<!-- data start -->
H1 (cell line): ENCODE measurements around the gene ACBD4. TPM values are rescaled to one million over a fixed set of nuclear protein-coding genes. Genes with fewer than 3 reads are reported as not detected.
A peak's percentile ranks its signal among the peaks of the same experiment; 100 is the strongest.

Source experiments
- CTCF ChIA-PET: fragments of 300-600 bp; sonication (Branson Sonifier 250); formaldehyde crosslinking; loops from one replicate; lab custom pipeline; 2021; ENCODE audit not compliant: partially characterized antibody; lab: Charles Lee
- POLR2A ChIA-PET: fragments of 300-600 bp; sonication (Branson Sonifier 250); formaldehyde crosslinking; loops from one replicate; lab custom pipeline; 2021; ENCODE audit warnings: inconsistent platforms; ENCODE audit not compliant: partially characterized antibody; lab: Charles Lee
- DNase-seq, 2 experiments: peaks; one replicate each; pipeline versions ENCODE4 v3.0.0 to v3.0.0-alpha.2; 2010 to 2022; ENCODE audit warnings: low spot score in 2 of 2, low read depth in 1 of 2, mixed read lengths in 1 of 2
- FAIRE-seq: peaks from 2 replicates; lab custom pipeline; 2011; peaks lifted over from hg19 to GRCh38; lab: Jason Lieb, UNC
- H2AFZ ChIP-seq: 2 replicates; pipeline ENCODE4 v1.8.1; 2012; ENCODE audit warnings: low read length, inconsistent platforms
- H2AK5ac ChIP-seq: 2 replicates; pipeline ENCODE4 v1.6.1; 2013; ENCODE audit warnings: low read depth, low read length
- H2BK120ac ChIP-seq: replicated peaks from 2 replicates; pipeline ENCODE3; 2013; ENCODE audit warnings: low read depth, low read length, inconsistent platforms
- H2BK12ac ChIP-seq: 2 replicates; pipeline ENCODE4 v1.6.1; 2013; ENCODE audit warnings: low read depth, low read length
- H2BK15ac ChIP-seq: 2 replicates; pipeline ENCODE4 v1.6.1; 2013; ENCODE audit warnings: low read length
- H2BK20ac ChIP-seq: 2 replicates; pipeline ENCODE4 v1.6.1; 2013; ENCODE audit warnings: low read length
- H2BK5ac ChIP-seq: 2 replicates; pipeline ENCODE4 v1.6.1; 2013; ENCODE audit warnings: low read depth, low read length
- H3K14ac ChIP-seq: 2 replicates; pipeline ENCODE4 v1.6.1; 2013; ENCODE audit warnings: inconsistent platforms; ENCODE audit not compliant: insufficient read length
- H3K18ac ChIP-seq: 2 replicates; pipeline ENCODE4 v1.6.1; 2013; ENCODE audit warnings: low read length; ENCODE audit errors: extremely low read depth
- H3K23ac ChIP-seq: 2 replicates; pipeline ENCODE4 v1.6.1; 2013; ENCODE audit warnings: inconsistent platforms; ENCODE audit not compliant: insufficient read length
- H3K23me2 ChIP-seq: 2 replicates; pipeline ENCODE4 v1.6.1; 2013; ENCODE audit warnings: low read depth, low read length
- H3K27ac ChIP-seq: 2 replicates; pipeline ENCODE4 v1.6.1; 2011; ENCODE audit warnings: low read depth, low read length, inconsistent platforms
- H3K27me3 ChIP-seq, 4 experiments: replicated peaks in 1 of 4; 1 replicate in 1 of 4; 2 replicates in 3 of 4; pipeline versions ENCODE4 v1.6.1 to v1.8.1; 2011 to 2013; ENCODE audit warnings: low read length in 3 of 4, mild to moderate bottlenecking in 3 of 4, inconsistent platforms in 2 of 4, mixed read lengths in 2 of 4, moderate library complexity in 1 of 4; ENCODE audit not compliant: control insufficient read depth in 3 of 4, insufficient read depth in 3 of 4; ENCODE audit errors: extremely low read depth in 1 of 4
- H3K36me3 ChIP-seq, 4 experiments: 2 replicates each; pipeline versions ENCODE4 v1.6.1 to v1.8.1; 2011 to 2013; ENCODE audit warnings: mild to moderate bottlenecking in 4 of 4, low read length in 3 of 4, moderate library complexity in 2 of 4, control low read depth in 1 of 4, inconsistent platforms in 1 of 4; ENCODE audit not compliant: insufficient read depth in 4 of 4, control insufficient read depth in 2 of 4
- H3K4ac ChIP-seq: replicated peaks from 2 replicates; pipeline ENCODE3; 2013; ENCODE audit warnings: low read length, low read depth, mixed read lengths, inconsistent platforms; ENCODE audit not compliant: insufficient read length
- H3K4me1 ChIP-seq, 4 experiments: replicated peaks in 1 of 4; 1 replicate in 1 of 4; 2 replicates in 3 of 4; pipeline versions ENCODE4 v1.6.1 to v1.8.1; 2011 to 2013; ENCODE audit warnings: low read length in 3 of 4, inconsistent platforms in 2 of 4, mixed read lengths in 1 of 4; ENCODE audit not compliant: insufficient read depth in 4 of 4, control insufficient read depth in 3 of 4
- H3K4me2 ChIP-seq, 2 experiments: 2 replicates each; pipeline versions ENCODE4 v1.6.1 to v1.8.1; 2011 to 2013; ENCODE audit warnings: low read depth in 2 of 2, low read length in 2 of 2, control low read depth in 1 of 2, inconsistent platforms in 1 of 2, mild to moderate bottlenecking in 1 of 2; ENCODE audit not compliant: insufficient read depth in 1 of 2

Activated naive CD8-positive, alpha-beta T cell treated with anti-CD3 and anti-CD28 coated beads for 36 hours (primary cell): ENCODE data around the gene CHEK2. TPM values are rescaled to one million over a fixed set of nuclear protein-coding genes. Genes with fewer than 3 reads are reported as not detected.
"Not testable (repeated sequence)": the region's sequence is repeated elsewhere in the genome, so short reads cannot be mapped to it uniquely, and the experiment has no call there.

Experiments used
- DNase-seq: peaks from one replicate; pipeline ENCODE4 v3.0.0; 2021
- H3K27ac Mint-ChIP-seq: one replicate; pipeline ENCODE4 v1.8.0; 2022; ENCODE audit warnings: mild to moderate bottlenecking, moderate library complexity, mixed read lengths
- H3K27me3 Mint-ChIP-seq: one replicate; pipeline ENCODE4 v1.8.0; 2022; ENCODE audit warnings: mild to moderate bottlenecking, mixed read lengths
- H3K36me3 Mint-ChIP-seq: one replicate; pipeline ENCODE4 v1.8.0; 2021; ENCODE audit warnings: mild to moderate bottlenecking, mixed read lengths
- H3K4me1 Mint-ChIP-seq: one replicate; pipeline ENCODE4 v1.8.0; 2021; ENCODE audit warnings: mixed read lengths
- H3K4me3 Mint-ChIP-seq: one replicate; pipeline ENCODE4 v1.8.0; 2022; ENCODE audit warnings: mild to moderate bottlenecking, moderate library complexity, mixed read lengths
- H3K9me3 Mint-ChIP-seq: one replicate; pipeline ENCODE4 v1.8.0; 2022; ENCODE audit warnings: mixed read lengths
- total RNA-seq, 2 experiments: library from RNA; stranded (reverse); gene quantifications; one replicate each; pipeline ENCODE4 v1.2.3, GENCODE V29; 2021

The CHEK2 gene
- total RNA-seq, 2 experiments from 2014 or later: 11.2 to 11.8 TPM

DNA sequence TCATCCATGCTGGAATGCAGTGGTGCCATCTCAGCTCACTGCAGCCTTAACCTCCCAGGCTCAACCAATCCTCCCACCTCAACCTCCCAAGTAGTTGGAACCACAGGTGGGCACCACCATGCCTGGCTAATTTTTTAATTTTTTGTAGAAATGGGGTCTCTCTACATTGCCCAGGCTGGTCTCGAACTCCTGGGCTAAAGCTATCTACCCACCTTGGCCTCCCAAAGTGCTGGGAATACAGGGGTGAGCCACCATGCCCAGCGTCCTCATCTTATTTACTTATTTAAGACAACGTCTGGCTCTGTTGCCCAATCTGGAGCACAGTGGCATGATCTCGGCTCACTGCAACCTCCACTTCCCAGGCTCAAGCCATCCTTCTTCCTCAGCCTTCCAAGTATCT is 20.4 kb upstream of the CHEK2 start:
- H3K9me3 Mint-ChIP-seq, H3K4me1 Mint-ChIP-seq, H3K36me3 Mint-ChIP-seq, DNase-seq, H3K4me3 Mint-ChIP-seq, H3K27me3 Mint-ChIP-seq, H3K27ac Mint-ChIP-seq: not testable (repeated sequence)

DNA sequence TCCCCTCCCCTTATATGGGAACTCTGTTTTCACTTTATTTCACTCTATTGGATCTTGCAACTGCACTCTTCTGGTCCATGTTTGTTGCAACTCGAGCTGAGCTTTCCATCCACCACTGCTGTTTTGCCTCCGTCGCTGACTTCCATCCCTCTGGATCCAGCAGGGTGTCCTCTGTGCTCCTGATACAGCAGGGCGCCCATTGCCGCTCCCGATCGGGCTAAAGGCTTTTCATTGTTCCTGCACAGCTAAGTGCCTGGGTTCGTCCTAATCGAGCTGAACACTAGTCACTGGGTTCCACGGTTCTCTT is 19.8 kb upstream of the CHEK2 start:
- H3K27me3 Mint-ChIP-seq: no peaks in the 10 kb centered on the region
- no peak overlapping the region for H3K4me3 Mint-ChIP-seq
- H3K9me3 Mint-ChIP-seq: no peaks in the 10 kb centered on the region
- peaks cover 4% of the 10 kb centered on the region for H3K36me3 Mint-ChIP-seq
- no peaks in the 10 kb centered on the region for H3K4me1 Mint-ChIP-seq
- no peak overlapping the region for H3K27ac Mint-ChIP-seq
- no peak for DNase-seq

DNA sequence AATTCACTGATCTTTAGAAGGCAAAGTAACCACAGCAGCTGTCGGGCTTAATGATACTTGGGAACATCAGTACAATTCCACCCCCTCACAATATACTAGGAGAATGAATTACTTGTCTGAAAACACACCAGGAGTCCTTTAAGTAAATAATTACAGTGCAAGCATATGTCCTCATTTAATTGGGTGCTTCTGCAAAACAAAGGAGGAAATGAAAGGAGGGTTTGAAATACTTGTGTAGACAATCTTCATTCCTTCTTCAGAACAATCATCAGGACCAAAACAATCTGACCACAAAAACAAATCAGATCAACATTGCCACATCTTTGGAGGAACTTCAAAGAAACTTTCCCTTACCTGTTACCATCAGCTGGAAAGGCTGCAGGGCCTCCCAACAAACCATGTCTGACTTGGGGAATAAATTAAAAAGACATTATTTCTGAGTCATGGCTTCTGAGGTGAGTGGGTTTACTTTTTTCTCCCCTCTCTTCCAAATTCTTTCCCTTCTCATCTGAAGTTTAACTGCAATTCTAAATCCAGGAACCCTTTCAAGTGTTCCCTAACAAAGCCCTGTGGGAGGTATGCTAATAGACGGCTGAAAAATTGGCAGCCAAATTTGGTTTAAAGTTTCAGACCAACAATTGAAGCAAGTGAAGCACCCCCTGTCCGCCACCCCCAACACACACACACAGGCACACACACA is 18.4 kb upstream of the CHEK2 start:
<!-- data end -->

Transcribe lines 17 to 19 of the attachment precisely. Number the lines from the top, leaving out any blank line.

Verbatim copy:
- H3K23ac ChIP-seq: 2 replicates; pipeline ENCODE4 v1.6.1; 2013; ENCODE audit warnings: inconsistent platforms; ENCODE audit not compliant: insufficient read length
- H3K23me2 ChIP-seq: 2 replicates; pipeline ENCODE4 v1.6.1; 2013; ENCODE audit warnings: low read depth, low read length
- H3K27ac ChIP-seq: 2 replicates; pipeline ENCODE4 v1.6.1; 2011; ENCODE audit warnings: low read depth, low read length, inconsistent platforms